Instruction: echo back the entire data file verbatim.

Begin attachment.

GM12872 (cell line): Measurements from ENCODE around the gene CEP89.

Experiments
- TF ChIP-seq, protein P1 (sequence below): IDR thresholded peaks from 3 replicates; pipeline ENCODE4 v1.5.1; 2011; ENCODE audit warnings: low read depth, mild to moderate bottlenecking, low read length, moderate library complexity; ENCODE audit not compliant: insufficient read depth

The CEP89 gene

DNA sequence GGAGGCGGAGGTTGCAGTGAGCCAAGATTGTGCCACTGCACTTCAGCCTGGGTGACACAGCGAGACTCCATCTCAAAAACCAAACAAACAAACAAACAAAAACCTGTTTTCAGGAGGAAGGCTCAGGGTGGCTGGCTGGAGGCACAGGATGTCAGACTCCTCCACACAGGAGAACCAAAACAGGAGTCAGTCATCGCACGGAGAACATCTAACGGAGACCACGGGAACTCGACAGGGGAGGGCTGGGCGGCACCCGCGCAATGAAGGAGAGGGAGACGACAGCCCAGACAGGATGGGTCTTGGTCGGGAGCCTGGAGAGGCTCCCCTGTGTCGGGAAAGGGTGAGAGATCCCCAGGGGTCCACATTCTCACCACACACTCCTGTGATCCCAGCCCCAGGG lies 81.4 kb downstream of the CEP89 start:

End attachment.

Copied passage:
GM12872 (cell line): Measurements from ENCODE around the gene CEP89.

Experiments
- TF ChIP-seq, protein P1 (sequence below): IDR thresholded peaks from 3 replicates; pipeline ENCODE4 v1.5.1; 2011; ENCODE audit warnings: low read depth, mild to moderate bottlenecking, low read length, moderate library complexity; ENCODE audit not compliant: insufficient read depth

The CEP89 gene

DNA sequence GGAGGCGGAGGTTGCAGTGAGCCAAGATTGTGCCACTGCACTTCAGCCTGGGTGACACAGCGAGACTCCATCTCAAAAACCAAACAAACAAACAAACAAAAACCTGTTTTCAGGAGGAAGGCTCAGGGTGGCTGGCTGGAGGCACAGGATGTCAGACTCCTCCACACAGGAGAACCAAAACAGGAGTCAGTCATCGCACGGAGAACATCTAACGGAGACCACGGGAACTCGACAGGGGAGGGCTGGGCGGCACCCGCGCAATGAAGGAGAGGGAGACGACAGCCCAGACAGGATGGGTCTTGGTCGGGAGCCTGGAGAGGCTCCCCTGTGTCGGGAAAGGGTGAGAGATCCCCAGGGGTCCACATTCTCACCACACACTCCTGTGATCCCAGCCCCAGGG lies 81.4 kb downstream of the CEP89 start: